Tag Archives: Phillies

Jonathan Papelbon Will Waste 236,000 Hours Of Philadelphia’s Precious Time

Papelbon celebrating another 30-minute 1-2-3 inning

Jonathan Papelbon will be the Phillies’s closer for the next four years.  Concerns about the size and length of the contract aside, Papelbon’s arrival brings a larger cost to the City of Philadelphia.

Jonathan Papelbon takes 45 minutes between each pitch.

So that’s an exaggeration, but it is a peer-reviewed non-exaggeration to say that he takes an infuriatingly long time between pitches.

So I did some math to answer this question: How much of our time will Papelbon waste over the next 4 years? I addressed this question by using the Fangraphs’s ‘pace’ statistic which tracks time per pitch.

  • As a point of comparison, fast-pitching Cliff Lee took 20.4 seconds between pitches in 2011.
  • Ryan Madson, our previous closer, took 23.0 seconds between pitches last season.*
  • Jonathan Papelbon took 1,714.3 seconds between pitches in 2011.  No, ok, he took 31.9 seconds.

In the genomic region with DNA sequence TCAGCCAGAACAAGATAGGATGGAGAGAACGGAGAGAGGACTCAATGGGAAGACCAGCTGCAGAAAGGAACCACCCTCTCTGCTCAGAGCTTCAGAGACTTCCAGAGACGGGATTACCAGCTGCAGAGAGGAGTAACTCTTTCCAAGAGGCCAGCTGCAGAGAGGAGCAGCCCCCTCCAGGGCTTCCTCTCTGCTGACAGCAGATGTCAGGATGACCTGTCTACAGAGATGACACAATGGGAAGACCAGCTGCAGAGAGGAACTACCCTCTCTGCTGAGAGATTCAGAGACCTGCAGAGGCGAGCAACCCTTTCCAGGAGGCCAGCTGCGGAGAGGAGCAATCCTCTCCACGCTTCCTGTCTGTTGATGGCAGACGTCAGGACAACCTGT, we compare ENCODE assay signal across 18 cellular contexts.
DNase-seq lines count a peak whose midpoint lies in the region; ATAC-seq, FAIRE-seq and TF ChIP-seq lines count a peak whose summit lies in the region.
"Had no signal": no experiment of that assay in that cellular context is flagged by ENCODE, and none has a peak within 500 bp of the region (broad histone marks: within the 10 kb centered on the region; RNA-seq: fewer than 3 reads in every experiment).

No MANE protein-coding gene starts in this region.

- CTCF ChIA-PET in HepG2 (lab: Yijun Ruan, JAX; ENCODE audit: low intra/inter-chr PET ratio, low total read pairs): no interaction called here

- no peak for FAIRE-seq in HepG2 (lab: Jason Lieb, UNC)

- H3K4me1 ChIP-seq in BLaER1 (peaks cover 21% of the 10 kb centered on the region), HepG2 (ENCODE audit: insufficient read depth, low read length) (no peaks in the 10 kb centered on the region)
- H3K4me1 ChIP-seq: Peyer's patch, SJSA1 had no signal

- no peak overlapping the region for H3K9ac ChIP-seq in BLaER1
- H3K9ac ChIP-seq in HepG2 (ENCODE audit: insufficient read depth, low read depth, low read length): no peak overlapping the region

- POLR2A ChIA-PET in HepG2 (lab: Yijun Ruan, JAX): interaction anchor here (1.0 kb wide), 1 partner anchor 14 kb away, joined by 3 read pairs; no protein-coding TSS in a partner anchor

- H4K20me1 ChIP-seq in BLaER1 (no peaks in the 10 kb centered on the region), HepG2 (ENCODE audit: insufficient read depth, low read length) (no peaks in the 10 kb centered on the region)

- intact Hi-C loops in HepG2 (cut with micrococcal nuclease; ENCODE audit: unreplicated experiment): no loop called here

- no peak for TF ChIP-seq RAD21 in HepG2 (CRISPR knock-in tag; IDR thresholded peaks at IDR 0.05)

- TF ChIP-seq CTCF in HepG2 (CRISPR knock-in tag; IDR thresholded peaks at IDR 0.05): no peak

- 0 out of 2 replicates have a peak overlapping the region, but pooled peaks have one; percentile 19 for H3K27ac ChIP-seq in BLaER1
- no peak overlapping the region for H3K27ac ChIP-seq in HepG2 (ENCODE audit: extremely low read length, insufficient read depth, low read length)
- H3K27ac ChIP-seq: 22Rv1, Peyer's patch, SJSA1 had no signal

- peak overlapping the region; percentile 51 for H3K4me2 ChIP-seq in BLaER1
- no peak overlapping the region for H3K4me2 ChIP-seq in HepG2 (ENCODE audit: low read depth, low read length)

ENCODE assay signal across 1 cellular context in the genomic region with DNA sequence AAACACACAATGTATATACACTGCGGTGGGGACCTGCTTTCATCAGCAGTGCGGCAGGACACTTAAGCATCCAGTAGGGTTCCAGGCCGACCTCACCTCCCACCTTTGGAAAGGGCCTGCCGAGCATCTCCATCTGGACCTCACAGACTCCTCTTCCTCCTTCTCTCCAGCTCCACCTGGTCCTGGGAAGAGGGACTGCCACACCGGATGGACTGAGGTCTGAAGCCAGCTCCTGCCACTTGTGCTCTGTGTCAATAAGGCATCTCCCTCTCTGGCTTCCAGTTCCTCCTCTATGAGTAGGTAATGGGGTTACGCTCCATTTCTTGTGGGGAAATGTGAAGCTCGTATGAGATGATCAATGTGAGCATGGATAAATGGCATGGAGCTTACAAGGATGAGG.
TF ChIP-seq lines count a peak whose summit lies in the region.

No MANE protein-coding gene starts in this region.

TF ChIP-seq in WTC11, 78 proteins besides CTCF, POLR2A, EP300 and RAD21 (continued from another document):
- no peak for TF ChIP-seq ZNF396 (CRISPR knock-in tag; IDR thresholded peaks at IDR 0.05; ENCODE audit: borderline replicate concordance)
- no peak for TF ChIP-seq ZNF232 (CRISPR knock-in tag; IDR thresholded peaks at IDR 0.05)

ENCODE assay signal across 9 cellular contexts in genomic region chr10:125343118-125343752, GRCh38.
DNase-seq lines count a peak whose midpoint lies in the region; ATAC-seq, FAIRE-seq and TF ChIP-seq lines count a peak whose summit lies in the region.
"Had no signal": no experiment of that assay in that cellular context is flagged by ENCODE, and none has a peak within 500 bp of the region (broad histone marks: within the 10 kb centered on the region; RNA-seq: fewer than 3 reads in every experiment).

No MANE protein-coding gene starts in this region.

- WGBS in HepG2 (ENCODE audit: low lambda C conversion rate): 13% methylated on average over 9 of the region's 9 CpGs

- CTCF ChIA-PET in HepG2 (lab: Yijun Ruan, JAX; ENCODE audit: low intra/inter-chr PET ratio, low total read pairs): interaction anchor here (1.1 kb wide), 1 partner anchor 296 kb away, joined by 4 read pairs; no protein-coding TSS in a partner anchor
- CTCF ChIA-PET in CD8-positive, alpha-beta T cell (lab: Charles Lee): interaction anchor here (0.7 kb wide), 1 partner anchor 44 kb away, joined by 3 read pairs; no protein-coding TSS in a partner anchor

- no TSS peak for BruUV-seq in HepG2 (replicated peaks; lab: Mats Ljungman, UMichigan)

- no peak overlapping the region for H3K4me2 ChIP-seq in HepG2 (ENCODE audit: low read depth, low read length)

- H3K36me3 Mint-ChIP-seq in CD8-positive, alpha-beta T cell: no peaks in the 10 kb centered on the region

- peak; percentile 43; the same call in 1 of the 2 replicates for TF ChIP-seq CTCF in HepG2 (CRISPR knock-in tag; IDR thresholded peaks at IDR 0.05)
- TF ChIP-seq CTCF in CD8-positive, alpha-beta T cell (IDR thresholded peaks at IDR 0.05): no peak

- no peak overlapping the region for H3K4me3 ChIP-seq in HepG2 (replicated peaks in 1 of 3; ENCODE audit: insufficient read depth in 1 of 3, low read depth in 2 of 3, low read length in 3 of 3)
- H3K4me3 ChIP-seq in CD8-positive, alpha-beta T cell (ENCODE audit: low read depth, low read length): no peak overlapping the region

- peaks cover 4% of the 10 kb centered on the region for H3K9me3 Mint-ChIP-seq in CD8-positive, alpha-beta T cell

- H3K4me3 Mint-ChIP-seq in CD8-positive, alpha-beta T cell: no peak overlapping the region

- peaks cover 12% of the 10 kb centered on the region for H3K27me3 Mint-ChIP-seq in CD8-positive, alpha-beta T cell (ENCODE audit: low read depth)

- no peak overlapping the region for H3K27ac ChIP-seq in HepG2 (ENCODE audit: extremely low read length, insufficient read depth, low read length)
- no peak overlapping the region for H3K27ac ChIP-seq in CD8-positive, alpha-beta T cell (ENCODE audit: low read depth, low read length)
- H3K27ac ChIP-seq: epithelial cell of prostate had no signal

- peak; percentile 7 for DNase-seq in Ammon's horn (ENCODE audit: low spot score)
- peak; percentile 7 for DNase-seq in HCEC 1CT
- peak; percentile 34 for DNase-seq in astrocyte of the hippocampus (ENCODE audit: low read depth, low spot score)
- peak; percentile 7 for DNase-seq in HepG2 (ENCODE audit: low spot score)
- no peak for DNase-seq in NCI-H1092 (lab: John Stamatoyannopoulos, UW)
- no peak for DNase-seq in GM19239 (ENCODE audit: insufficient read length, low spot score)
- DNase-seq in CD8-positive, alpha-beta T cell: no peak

*The Rules of Baseball (cue angelic choir) give a pitcher 12 seconds to pitch after receiving the ball from the catcher. If every pitcher used 12 seconds, that would mean that Carlos Ruiz takes 11 seconds to get the ball back to Madson, and 8 seconds to get the ball back to Cliff Lee.  Obviously, umpires are not enforcing this rule.

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The Picture of Clifton Phifer Lee

In looking up the names of old ballplayers, I stumbled upon a familiar name on the roster of the 1923 Philadelphia Phillies:

How interesting, I thought!  There was another Cliff Lee, playing outfield for the Phillies back in 1923.  My puzzlement continued when I saw that this Cliff Lee had also played for the Cleveland Indians, in 1925 and 1926.  So I checked up on this fellow on ESPN, which has a player archive that stretches back to the 1800s.  Behold what I found (click for larger image):

Nothing in this is touched up in any way by me

I could not take my eyes away from the player’s portrait!  This 1920’s Cliff Lee bore an eeeerie resemblance to the Cliff Lee we just signed to a massive contract.  Comparing the two photographs side-by-side reveals just how similar the two men look:

could be brothers...

Note, dear reader, the similar smiles, and the similar proportion of neck width to jaw width.  They don’t wear their caps the same way, but perhaps that was a result of the differing styles of different eras.